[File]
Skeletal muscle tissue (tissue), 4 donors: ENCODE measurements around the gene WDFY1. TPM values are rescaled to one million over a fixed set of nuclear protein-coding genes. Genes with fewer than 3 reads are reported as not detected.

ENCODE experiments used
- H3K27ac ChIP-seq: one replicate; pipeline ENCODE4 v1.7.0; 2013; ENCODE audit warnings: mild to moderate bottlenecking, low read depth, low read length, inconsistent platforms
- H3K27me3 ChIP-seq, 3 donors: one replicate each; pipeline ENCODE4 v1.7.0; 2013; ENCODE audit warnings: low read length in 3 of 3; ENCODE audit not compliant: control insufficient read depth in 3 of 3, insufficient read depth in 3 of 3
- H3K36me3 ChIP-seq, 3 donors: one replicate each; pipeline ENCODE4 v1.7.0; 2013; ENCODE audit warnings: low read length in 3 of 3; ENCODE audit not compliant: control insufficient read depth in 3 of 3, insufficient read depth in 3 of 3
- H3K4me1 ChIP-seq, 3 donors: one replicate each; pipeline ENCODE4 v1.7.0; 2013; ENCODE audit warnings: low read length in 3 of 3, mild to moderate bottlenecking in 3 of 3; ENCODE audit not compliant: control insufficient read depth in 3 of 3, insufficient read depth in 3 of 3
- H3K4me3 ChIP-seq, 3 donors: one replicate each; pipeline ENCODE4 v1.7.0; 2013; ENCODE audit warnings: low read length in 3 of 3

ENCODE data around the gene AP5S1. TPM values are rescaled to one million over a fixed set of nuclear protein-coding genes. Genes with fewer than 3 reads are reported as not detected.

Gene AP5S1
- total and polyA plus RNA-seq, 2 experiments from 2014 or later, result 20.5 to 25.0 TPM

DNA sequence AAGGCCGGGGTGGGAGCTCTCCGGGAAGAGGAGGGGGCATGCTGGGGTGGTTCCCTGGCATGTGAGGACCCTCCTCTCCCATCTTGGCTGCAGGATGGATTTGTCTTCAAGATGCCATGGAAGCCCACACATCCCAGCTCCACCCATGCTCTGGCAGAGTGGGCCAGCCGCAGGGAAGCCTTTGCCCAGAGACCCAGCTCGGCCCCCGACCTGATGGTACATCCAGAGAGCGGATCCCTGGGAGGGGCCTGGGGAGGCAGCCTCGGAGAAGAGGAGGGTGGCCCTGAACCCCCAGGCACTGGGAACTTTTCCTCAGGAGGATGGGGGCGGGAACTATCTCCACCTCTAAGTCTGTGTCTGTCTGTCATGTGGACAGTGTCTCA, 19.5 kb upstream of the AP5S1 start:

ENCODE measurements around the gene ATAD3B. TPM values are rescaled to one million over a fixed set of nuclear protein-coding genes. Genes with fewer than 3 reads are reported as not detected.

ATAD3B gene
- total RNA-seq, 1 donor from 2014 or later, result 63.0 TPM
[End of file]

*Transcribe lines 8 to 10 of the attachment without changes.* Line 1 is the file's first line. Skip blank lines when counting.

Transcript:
ENCODE data around the gene AP5S1. TPM values are rescaled to one million over a fixed set of nuclear protein-coding genes. Genes with fewer than 3 reads are reported as not detected.

Gene AP5S1
- total and polyA plus RNA-seq, 2 experiments from 2014 or later, result 20.5 to 25.0 TPM